IV.
1. (16) Shy approach 1'18''
2. (17) … wedding bells … 1'20''
3. (18) »Anticipation« 2'20''
4. (19) Nervous need 1'10''
5. (20) Certainty and doubt 0'43''
Total duration: ca. 7 minutes

The fourth mini cycle is harmonically determined by combinations of the two chords that formed the basis of the first and second mini cycles. Processes of consolidation of linear musical figures to homophonically ascending tones prevail in the first piece. The ascending phrases that characterize this rather quiet piece appear very volatile at first and settle towards the end into a very quiet and gently ascending figure, as if one regards someone with great affection. Love in general is the theme of this fourth mini cycle, but this theme is only present in a subliminal form. The magnificent, bell-like celebratory mood of the homophonic chords of the second piece suggests the typical bells of a Dutch church. Between the duo of the soprano and bass lines of the third piece, the remaining three notes of a five-part chord express the exciting anticipation of two lovers. This anticipation is further amplified in the fourth piece, with the pair now acting in a nervous and hectic manner, while the calming effects of trust in the fifth and final piece cannot completely suppress a very subtle doubt that resurfaces at crucial points in the piece – all this can be interpreted as the first day that a young couple spend together. The titles of this mini cycle may this be regarded as more important than those of the other small cycles of these intermezzi.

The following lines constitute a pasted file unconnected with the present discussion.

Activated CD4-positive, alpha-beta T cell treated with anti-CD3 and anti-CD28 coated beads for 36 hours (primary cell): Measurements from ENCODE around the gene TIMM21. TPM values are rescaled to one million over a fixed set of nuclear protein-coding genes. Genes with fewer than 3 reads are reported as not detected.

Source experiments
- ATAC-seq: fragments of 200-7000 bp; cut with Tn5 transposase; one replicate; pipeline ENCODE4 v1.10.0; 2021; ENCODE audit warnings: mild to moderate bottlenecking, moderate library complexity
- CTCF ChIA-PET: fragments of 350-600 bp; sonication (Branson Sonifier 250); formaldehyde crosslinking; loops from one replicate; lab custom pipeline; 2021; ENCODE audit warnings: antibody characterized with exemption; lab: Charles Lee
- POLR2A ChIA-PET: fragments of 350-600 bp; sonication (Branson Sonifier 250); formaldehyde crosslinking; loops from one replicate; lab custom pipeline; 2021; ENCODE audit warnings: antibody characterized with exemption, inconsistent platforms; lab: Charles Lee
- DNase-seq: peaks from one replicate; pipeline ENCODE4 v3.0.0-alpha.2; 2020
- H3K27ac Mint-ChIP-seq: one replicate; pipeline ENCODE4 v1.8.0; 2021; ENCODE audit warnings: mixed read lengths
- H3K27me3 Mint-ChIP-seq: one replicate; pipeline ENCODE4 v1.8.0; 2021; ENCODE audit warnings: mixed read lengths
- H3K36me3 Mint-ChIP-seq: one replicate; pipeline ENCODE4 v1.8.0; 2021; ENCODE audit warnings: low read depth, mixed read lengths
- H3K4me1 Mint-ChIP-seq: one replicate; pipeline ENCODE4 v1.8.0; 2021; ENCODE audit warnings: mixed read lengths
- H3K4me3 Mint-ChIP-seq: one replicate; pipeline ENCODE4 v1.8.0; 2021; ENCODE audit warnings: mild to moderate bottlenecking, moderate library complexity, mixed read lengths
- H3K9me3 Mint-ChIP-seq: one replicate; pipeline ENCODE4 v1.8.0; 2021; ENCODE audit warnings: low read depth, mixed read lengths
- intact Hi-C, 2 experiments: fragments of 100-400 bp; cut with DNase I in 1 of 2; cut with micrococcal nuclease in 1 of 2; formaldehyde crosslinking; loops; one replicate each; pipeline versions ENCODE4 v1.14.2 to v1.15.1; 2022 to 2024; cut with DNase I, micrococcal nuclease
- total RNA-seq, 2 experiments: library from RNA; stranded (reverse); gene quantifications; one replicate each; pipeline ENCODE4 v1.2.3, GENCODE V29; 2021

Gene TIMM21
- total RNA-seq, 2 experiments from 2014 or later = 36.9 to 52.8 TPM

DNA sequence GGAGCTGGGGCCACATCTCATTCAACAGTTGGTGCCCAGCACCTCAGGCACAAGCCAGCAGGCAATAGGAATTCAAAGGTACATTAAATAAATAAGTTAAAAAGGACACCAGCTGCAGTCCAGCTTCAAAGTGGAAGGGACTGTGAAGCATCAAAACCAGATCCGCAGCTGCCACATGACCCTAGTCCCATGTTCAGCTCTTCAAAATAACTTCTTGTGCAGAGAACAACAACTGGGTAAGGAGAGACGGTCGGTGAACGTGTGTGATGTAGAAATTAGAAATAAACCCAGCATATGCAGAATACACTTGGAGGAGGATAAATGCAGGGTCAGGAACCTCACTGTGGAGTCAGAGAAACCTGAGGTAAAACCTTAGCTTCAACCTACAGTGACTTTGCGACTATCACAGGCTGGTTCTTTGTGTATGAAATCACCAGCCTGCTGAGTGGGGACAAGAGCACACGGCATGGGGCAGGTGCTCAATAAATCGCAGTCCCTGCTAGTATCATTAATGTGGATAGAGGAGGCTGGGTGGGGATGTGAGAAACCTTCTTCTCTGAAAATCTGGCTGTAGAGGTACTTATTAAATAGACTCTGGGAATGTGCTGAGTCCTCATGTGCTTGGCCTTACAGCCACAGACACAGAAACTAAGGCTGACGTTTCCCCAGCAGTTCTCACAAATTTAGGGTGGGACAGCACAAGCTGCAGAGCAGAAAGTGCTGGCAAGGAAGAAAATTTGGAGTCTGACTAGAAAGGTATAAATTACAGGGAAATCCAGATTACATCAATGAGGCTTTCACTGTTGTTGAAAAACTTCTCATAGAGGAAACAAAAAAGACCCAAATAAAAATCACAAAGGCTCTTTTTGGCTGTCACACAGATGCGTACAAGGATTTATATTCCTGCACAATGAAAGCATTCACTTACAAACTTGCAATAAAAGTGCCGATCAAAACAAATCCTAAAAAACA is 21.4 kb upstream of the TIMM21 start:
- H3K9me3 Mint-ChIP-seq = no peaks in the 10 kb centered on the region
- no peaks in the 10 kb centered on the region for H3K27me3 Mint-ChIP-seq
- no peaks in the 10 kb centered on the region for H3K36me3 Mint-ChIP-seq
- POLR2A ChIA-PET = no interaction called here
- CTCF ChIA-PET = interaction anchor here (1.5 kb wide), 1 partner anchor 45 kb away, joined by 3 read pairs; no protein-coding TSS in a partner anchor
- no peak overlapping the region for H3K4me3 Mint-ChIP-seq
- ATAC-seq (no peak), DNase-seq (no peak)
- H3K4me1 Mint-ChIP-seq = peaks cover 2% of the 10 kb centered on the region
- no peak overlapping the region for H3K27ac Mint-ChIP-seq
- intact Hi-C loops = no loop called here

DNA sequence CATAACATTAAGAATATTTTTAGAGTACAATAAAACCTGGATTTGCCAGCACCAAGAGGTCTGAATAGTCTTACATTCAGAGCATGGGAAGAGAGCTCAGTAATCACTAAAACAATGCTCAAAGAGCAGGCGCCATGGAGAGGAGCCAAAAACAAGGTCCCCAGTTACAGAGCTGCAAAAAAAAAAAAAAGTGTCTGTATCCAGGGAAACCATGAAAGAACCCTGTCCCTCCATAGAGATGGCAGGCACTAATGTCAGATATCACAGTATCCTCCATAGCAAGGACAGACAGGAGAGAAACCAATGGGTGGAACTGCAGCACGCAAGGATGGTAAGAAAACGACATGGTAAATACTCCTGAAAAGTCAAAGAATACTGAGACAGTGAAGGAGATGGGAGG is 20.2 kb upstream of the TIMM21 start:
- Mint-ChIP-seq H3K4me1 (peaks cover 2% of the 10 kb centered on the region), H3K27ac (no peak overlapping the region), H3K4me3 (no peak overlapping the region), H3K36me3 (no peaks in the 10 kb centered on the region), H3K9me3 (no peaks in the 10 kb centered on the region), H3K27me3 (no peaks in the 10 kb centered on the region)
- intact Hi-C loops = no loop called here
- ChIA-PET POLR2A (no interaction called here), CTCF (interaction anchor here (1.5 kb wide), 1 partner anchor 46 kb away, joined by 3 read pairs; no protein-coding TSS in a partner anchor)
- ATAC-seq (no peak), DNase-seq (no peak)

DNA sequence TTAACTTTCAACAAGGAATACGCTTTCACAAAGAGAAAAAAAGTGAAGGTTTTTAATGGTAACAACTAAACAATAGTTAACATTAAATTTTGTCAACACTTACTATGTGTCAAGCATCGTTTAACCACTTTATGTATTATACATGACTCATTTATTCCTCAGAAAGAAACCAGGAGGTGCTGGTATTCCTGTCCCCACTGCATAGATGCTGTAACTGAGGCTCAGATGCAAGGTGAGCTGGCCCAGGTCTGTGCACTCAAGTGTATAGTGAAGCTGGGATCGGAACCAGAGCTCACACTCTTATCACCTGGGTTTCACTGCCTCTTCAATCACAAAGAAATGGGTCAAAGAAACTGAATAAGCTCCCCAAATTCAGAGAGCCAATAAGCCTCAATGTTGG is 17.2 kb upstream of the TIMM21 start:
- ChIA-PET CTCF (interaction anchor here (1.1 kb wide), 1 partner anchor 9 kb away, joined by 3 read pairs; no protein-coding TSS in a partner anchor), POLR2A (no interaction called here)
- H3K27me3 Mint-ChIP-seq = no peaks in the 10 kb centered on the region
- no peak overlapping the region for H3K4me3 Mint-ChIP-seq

V.
1. (21) Quofu reminiscences 1'10''
2. (22) Babbling 1'25''
3. (23) Choleric envy (portrait of an office worker) 1'45''
4. (24) Modern dance without choreography 1'50''
5. (25) … ascends to the sun … 0'25''
Total duration: ca. 7 minutes

The harmonic basis of the last mini-cycle is formed by chordal combinations derived from chords used in the first and third mini-cycles. Whereas the fourth cycle dealt with the love of a young couple, the fifth cycle is about the joy of life, although the envy of this joy of life is also registered as a small disturbance in the third piece. The dance is the defining element of the first piece. The contrast of duplets and triplets informs the Habanera – this contrast is presented in a 5/4 scheme in »Qoufu reminiscences,« whereby the duplets are centrally located on the third quarter of beat, while all other beats are triplets. The entire piece is composed in five-part homophony. The pleasure of non-binding conversation with little content is reflected in the formal lack of commitment of the second piece. Choleric envy, arising from under-informed office clerks cut-off from the decision-making process, determines the course of the third piece and extends from internally accumulated hatred all the way to the eruption of poisonous discharge from the envious individual. The dance element becomes active again in the fourth piece, but in this instance it appears as concurrent dance elements that are slightly unsynchronized in relation to each other, finally uniting in common five-part sounds at the end of the piece. The title of the last piece refers especially to its last four bars; the remained of the piece is dominated by cheerful and playful rhythmic figures. 

 

Despite the seemingly programmatic structure of the pieces, all the Intermezzi are basically experimental grounds for the harmonic combinations from which I then selected the basic material for my orchestral piece Time Recycling op. 22n (commissioned by the Vienna Philharmonic). 

Total duration of the minicycles: ca. 34 minutes

Here are some possible combinations suggested by the composer:

2 – 6 – 10 – 14 – 23

Or

3 – 7 – 9 – 11 – 20

Or

5 – 8 – 21 – 22 – 24

Or

15 – 17 – 1 – 25

The composer also authorizes other arbitrary or intentional combinations of the pieces.